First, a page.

# Polish space in which the interior of each compact set is empty

If anyone could give me an example of Polish space, in which the interior of each compact set is empty? I guess it is trivial, but can't find such an example.

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Did you try any countably infinite product of noncompact spaces? – user83827 Aug 14 '11 at 23:55
Try the irrational numbers (that's of course a special case of @ccc 's suggestion) – t.b. Aug 15 '11 at 0:04
@Nate Yes, thanks, it was so easy, I was looking for this in the midst of a very specific cases...I did not think that it is so large class of spaces. – dawid Aug 15 '11 at 0:14
@Theo I will sure check this. – dawid Aug 15 '11 at 0:14

Consider the irrational numbers with the standard topology. However we consider a space homeomorphic to them:

The Baire space, namely $\omega^\omega$ - all the infinite sequences of natural numbers. It is a metric space endowed with the metric:

$$d(x,y) = \begin{cases} 2^{-n} & n=\min\{k\in\omega\mid x(k)\neq y(k)\}\\ 0 & x=y\end{cases}$$

That is, we count how long is the initial segment which is the same for two sequences. If they differ there must be a least integer as above, if they do not differ they are the same point.

The basic open sets are going to be defined by finite sequences. For each $s=\langle x_1,\ldots,x_n\rangle$, a finite sequence of natural numbers, consider $O_s$ as the set of all sequences $x$ such that $x(k)=s(k)$ for all $k<n+1$, that is $s$ is a finite initial segment of $x$.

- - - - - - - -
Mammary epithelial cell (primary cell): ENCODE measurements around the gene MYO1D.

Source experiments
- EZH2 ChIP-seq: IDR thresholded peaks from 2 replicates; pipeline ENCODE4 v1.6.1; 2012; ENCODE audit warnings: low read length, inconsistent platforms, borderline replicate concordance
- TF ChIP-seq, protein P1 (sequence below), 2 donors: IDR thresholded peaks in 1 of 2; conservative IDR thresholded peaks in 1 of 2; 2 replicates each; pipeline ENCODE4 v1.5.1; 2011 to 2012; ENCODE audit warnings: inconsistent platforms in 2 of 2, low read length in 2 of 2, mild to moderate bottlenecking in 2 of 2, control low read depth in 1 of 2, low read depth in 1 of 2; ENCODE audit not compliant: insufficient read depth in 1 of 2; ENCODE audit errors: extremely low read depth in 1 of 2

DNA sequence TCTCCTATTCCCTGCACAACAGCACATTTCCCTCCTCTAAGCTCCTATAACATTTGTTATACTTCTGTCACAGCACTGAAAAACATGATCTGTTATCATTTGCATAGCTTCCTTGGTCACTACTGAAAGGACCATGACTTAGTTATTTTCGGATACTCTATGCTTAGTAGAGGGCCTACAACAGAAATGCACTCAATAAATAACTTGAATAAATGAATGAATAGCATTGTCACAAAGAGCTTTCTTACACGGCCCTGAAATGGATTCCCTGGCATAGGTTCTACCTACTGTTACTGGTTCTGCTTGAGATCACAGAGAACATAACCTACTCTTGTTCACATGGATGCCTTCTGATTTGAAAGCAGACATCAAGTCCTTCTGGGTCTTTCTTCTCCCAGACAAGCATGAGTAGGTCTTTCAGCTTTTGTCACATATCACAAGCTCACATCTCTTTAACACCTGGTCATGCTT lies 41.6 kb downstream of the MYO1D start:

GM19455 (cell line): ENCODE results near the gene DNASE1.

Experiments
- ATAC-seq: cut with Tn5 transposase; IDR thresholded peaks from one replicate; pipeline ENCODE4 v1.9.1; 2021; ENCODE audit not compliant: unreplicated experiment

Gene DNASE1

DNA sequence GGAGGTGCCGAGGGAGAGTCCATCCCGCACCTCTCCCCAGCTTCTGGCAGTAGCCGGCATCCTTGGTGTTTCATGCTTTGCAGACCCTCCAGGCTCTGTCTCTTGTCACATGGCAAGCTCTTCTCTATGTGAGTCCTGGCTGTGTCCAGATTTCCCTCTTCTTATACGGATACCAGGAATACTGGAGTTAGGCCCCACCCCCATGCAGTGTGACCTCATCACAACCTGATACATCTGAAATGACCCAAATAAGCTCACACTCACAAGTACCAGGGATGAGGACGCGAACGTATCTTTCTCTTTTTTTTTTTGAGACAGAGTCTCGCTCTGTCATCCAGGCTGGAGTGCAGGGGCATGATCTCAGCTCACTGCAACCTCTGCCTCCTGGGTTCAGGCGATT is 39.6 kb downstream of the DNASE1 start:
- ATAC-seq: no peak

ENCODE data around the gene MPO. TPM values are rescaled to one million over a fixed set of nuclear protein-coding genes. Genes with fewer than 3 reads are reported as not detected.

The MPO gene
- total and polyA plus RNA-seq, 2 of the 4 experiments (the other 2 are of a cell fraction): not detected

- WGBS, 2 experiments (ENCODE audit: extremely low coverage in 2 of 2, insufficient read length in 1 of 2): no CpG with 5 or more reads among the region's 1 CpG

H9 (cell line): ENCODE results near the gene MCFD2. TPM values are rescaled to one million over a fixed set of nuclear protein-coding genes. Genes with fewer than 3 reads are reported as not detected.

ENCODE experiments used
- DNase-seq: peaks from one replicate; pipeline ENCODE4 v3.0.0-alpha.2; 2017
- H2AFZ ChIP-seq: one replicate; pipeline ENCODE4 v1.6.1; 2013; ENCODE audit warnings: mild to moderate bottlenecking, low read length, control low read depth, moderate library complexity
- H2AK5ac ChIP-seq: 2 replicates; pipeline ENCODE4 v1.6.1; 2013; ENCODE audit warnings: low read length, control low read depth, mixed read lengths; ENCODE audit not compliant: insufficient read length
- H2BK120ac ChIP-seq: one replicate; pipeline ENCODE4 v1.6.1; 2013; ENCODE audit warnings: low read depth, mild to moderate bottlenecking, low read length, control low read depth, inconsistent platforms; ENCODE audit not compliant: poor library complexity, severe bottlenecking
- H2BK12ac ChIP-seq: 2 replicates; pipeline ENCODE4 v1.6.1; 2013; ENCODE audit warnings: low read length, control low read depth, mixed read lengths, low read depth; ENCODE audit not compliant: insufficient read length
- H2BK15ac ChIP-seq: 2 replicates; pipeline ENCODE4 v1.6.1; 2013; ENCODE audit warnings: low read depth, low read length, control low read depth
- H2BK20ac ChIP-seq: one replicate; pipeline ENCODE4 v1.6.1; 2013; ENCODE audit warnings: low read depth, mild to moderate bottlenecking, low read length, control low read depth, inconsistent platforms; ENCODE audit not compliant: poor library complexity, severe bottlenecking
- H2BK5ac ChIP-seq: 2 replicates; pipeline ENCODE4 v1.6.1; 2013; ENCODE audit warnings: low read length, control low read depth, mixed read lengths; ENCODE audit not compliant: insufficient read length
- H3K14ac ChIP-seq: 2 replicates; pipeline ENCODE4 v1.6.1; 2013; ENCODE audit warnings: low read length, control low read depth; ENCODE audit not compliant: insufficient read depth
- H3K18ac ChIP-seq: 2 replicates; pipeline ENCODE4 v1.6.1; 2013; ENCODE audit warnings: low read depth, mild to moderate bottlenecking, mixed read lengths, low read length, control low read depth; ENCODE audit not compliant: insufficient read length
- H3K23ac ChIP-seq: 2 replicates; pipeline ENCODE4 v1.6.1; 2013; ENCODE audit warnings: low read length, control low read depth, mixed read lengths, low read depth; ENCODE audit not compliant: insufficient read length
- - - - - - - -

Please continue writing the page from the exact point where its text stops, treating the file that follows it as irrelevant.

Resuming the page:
This is in fact a clopen set, and the collection of all $O_s$ form a countable base of clopen sets.

Now suppose $X\subseteq\omega^\omega$ was compact, for every $n$ let $U_n$ be the finite subcover of $X$ taken from $\{O_s\mid \operatorname{Length}(s)=n\}$.

Assume by contradiction that $X$ contains some open set, without loss of generality it is some $O_s$ which is a basic open set. Suppose $k$ is the length of $s$. Since the $k+1$ level can be covered by finitely many basic open sets, there exists some $m$ so $t=\langle s\rangle^\smallfrown\langle m\rangle$ (that is an end extension of $s$ by the value $m$) is not such that $O_t\in U_{k+1}$.

In particular for any $x$ that has $t$ as a proper initial segment, then $x\notin X$, however $s$ is an initial segment of $t$, therefore of $x$. This in contradiction that $O_s\subseteq X$.

Therefore if $X$ is compact, it does not contain any open set.

Note that this does not imply that compact sets in the Baire space are finite, but rather that for every $n\in\omega$, $\{x(n)\mid x\in X\}$ is a finite set. A very good example is the Cantor space, which is a subspace of the Baire space given by $\{0,1\}^\omega$.

A very nice theorem states that if $X$ is a Polish space, zero dimensional and every compact set has an empty interior, then $X\cong\omega^\omega$. This means that in the class of zero dimensional Polish spaces, there is only one representative (up to homeomorphism, of course), which is quite the property if you ask me.

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Thanks you for this example, I'm very grateful. – dawid Aug 15 '11 at 13:18
@dawid: No problems. – Asaf Karagila Aug 15 '11 at 13:19

Any infinite-dimensional separable Banach space.

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Indeed. Proving this boils down to showing that the closed unit ball in such a space is non-compact. This is essentially Riesz's lemma. – Mark Aug 14 '11 at 23:56